When the seaborne units began to land about 06:30 on June 6, the British and Canadians on Gold, Juno, and Sword beaches overcame light opposition. So did the Americans at Utah. The U.S. 1st Division at OmahaBeach, however, confronted the best of the German coast divisions, the 352nd, and was roughly handled by machine gunners as the troops waded ashore. During the morning, the landing at Omaha threatened to fail. Only dedicated local leadership eventually got the troops inland—though at a cost of more than 2,000 casualties.
Manufactured in England c.early 19th century. ~.30 caliber ball, patina’d cast steel ball air tank good for half a dozen shots at effective range. I love these old air rifles, they never were extremely popular, at least not in the military, because of the fragility of these early air reservoirs. The Austrian army did use the Girardoni air rifle in the late 18th century, but this raised yet another problem of filling the reservoirs back up after usage which was either really long and labor-intensive or required a specialized cart.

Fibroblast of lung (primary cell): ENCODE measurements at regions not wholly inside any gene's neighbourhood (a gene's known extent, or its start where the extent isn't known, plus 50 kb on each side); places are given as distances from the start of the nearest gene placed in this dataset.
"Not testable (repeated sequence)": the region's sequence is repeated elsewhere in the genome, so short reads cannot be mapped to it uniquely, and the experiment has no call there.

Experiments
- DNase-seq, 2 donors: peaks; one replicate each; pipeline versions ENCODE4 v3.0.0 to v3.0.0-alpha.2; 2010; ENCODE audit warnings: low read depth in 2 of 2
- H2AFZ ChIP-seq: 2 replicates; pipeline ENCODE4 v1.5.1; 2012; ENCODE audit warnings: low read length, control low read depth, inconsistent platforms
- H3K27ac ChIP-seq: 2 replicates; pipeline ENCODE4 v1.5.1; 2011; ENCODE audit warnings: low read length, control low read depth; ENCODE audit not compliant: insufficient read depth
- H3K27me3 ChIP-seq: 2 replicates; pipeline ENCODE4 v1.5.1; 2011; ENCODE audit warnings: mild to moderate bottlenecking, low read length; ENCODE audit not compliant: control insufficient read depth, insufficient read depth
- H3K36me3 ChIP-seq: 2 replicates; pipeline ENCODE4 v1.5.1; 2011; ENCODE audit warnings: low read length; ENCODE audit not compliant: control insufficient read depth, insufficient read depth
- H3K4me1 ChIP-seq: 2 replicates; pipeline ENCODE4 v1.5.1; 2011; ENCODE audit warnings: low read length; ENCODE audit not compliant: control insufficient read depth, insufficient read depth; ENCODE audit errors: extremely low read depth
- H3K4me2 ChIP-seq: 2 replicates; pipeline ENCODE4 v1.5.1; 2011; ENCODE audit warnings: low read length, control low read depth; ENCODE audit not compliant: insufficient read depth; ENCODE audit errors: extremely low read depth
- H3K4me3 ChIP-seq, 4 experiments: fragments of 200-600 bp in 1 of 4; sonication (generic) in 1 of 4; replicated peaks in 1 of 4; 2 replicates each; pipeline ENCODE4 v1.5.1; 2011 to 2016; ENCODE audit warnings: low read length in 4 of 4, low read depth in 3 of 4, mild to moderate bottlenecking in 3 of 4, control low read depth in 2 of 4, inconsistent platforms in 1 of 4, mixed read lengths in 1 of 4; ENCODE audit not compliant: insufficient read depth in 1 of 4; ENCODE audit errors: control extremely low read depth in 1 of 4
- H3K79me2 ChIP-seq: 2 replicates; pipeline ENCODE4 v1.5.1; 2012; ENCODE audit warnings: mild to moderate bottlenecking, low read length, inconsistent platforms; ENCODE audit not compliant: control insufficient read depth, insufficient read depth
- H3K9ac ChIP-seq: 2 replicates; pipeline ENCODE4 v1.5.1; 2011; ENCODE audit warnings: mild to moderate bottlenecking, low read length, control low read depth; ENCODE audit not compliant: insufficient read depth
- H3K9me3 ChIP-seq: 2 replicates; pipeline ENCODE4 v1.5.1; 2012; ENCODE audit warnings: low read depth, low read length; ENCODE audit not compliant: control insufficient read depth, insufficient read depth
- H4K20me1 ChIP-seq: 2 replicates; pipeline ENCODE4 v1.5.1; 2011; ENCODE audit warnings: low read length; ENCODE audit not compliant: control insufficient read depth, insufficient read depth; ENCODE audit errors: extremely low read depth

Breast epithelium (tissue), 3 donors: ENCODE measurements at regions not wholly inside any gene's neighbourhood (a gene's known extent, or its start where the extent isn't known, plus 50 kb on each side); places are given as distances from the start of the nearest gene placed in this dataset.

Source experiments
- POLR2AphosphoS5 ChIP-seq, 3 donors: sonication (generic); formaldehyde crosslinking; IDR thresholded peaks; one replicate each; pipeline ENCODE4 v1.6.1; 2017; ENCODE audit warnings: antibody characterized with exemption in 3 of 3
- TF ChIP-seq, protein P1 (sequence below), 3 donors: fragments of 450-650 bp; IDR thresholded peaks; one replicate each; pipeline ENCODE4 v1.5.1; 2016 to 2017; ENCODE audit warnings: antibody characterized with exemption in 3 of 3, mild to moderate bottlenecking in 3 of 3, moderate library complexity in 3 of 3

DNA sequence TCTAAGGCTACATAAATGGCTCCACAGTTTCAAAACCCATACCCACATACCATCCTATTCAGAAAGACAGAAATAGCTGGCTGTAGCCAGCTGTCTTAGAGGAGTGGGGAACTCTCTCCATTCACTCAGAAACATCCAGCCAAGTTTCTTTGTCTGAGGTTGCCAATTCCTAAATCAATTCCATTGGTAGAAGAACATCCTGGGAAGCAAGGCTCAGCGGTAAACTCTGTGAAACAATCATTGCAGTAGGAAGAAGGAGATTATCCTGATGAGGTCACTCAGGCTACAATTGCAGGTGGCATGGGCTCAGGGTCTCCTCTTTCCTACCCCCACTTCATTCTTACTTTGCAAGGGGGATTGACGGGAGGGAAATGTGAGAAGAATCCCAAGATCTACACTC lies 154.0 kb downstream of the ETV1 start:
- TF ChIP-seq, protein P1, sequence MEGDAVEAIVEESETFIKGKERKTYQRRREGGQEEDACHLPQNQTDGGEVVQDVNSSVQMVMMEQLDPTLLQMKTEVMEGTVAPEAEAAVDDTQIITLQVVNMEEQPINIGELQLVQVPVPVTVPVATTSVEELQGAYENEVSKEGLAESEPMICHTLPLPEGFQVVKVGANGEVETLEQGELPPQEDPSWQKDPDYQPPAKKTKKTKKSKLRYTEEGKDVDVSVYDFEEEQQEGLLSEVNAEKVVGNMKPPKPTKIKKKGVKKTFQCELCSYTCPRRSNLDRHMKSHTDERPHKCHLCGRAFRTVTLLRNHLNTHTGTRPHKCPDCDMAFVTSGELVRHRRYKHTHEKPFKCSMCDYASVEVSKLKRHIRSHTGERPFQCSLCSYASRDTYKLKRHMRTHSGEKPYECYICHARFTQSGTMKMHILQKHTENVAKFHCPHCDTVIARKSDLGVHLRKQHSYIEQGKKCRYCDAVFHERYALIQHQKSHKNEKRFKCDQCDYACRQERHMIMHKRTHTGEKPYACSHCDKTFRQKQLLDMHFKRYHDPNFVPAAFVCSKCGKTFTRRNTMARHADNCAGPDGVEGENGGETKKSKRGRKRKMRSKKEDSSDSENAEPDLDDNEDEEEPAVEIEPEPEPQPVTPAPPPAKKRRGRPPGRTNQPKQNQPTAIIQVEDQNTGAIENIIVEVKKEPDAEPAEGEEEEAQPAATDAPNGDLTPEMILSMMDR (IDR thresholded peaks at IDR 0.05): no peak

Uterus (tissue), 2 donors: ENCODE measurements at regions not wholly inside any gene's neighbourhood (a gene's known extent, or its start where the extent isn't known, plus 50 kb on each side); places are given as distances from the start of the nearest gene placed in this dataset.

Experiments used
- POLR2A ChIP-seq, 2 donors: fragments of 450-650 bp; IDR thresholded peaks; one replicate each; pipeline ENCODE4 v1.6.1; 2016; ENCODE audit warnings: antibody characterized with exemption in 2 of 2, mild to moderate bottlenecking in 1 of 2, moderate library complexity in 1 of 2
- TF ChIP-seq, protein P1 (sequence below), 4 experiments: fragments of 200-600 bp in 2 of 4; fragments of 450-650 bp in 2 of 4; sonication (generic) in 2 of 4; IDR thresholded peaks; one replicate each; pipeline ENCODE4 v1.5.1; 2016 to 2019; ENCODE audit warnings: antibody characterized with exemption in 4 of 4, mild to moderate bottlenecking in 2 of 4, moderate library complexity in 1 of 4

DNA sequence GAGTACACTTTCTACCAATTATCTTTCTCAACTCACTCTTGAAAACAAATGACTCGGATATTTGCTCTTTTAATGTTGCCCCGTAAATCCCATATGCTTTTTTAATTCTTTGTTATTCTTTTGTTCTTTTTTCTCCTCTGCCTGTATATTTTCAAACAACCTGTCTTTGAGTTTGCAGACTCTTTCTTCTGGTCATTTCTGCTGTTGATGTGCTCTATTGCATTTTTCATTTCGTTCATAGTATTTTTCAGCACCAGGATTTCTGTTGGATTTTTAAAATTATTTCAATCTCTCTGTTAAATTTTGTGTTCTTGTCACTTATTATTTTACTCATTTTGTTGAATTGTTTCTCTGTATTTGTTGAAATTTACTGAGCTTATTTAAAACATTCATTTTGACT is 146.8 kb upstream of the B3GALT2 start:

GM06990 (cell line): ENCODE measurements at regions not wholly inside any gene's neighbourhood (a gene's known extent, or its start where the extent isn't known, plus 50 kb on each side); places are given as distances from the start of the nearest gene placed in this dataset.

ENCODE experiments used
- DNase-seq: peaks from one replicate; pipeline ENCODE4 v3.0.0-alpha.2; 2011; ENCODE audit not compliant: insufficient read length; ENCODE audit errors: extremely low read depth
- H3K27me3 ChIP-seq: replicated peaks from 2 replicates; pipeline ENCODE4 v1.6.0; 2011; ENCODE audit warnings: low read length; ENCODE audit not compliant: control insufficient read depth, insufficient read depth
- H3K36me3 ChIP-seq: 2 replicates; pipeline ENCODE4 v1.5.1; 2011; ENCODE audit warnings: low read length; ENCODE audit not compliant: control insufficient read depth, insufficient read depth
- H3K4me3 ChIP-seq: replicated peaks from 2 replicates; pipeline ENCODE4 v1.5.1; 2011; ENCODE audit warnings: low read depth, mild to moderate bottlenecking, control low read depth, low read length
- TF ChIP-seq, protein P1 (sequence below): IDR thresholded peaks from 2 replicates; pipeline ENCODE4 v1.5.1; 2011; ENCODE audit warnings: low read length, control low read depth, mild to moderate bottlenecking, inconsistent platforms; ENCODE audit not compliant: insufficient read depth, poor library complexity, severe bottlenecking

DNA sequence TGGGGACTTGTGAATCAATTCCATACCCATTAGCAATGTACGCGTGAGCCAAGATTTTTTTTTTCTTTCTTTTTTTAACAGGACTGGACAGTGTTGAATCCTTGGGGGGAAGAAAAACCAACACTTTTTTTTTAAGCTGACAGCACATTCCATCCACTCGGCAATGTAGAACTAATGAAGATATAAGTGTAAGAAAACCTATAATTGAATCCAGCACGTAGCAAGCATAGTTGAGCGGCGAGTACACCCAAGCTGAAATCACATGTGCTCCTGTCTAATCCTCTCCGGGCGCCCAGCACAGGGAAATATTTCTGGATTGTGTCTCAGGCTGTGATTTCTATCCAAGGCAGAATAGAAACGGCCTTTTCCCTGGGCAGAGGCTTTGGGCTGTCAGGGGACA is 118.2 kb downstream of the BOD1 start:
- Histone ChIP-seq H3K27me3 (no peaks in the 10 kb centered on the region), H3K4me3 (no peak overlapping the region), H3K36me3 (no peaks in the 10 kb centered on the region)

Another air rifle with an offset top-mounted brass air tank.
Designed by the Norwegians Ole Herman Johannes Krag and Erik Jørgensen and manufactured by the Springfield Arsenal c.1898-1904 for the US Army - serial number 310635. .30-40 Krag five-round ‘half-capsule’ fixed magazine, bolt action repeater, magazine cut-off, sporterized stock.
open magazine on a Krag rifle
The most distinctive feature of these rifles were their strange box magazine, which allowed to user to basically dump up to five rounds of ammunition in it at any point of time, with the bolt closed and another round chambered if necessary. That feature was called a capsule magazine by its creators, with earlier prototypes having a ten-round capacity and wrapping around the action even more, hence its name.